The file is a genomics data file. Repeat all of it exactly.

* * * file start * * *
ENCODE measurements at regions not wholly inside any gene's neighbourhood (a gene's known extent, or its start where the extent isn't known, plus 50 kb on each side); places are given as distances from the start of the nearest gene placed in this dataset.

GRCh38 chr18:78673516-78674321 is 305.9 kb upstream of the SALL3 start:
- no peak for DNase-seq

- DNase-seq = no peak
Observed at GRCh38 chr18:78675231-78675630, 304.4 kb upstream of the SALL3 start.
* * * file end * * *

ENCODE measurements at regions not wholly inside any gene's neighbourhood (a gene's known extent, or its start where the extent isn't known, plus 50 kb on each side); places are given as distances from the start of the nearest gene placed in this dataset.

GRCh38 chr18:78673516-78674321 is 305.9 kb upstream of the SALL3 start:
- no peak for DNase-seq

- DNase-seq = no peak
Observed at GRCh38 chr18:78675231-78675630, 304.4 kb upstream of the SALL3 start.